Goodreads helps you keep track of books you want to read.
Start by marking “How to Be a Chicana Role Model” as Want to Read:
How to Be a Chicana Role Model
Enlarge cover
Rate this book
Clear rating
Open Preview

How to Be a Chicana Role Model

3.87  ·  Rating Details ·  259 Ratings  ·  23 Reviews
Book by Serros, Michele M.
Paperback, 240 pages
Published July 1st 2000 by Riverhead Trade
More Details... edit details

Friend Reviews

To see what your friends thought of this book, please sign up.

Reader Q&A

To ask other readers questions about How to Be a Chicana Role Model, please sign up.

Be the first to ask a question about How to Be a Chicana Role Model

Community Reviews

(showing 1-30)
filter  |  sort: default (?)  |  Rating Details
Livin' la  Vida Latina
Feb 18, 2015 Livin' la Vida Latina rated it it was amazing
Reviewed by: Sandra
A Latina Book Club

Review: This is a collection of fiction from a strong, witty, and intelligent chicana writer. In these rules, Michele Serros writes about being a “chicana role model” based on tales and experiences.

Rule #1: “Never Give up an Opportunity to Eat for Free” because, if you do, you never know who you might meet, like a publisher maybe.

With her cynical humor, Serros reminds you “of how detoured a career can go and what a waste a college degree could be [because]
Feb 28, 2016 Dexter rated it it was amazing
I'm not sure I've ever used the phrase, "A delight to read" about any book besides a kid's book, but for some reason it comes to mind after finishing this book.

Which doesn't really make sense, since this novel tackles a lot of serious issues. The issue of asking someone where they're from and not accepting, "Here," as an answer just because they're not white, or falling into a certain stereotype or career because of their skin color. There's also a lot of great stuff about trying to make it as w
Apr 13, 2013 Cindy rated it really liked it
I liked the beginning of this book a lot--I smiled a lot, I laughed out loud several times, and sometimes I just had to cry with Michele.

The second half got kind of boring to me--I guess because it wasn't like "omg, I can totally relate!" anymore, and I know that's petty to say, but I rate books by how much I enjoy them and not really "merit" or "how outstanding they are," or form or whatever. It seemed a little dated sometimes (I feel awful saying that, but it just made me not enjoy it).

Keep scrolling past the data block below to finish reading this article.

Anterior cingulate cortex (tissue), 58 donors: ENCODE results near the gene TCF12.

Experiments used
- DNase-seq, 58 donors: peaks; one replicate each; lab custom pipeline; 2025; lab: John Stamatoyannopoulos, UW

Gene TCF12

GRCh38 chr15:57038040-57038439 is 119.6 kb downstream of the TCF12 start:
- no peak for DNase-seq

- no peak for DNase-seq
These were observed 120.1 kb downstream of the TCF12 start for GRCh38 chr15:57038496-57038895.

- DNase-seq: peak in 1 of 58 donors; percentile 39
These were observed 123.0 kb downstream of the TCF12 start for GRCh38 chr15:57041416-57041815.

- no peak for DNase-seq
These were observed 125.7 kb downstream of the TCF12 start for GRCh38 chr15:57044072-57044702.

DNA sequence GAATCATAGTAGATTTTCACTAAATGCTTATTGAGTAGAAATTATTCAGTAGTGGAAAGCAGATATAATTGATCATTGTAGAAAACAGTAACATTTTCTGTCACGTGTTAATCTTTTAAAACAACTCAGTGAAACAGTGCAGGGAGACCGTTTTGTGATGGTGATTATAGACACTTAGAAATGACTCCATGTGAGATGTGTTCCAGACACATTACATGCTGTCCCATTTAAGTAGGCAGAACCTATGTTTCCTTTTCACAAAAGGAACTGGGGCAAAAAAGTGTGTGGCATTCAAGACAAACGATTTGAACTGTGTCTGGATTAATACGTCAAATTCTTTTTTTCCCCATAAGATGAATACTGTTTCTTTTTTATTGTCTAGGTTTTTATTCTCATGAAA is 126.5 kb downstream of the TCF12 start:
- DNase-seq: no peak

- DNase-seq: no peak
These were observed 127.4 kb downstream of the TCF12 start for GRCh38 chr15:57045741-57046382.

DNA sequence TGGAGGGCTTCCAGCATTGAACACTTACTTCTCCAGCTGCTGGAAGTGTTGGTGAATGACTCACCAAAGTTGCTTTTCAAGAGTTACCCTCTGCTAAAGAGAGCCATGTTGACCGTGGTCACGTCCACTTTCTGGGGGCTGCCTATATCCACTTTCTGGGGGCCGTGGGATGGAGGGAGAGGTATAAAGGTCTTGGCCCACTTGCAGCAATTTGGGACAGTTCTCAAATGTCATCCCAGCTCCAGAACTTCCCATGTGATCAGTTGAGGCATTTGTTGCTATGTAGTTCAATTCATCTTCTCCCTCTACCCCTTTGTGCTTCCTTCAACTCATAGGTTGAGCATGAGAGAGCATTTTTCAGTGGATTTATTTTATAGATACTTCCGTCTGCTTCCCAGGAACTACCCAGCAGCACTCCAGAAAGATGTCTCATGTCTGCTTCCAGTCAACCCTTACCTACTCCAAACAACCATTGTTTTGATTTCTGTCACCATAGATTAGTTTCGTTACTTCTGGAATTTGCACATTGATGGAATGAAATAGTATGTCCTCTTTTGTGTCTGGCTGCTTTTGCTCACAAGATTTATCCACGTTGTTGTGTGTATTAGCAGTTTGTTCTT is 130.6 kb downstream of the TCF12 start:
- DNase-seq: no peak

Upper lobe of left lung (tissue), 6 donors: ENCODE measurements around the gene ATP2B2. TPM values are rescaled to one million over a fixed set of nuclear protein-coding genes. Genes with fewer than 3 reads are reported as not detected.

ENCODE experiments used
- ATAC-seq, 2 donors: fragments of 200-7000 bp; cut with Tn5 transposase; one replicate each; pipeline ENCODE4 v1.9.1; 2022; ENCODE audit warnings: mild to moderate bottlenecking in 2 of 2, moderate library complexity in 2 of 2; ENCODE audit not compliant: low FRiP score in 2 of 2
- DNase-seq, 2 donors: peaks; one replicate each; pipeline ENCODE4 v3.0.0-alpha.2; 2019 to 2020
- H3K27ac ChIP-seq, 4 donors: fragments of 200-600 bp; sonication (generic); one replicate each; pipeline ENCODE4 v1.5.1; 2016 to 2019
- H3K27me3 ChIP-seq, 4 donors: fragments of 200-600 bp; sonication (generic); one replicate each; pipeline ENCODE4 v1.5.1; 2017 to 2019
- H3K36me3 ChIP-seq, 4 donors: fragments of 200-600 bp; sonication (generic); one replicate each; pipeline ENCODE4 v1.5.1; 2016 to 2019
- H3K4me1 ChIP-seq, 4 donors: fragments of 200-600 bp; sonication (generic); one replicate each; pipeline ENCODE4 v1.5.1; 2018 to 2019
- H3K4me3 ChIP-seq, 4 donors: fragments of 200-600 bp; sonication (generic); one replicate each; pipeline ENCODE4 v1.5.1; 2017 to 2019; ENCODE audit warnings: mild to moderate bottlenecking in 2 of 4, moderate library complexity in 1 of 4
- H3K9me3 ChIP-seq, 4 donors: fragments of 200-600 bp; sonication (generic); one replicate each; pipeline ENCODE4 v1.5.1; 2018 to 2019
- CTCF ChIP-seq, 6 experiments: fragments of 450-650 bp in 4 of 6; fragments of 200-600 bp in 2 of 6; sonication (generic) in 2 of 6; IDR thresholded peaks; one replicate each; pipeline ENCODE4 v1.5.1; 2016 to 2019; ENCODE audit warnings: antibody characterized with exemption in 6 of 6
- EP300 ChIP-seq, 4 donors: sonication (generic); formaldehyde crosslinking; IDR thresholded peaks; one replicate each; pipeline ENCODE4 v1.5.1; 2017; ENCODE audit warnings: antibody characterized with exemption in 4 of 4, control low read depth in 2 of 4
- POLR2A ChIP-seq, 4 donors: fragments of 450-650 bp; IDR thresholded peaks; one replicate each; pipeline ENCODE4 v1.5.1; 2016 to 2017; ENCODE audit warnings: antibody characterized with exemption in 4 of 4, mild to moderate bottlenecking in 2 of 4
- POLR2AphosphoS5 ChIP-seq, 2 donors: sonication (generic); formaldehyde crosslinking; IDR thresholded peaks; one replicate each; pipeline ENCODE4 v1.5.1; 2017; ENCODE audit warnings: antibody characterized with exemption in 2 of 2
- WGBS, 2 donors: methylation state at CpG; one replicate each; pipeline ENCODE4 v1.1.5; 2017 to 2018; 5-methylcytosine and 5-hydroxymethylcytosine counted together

I guess
Feb 11, 2012 Stephanie rated it liked it
How to Be a Chicana Role Model is full of biting wit, humor, and wonderful stories that really paint a picture of the character's life. It's not a traditional read in the sense of "here's the plot. Here's the rising action and the climax. Here's the conclusion." No, it's not that kind of read, so if you're looking for that--go elsewhere. This is more like an informal letter where you, the reader, feel like you're privy to this character's thoughts. You get some gossip. You get some cold hard fac ...more
Sep 29, 2011 Ileana rated it did not like it
I really wanted to like this book, especially after a friend recommended it so highly, but I just found it painfully boring, dated, and uninspired. Serros does write in an authentic Chicana voice, but the prose is constantly interrupted by the clumsy and unnecessary addition of "concrete details". I can hear her college creative writing professor drilling Strunk & White's Elements of Style into her head ("Don't just say you stopped for coffee: tell us where you stopped and what you ordered!" ...more
Linda Doyle
Oct 25, 2016 Linda Doyle rated it really liked it
Oh, Michele, you left us too soon. In your brief life, though, you were a terrific writer and a Chicana role model.

These vignettes are entertaining and funny, though some (e.g. Role Model Rule Number 11) are slighter than others. Of course I can relate to so much of what she writes about. Aside from the cultural issues, I also appreciate her commentary on performing for audiences as an author. Very funny.
Serros' book is a refreshing retelling of the Mexican American's story and cultural struggle in America. She attacks the subject with her fervor of humor and enlightens the audience on what it takes to be a Role Model for Chicanos everywhere, while vehemently emphasizing that she's human too and quite capable of making many mistakes along the way.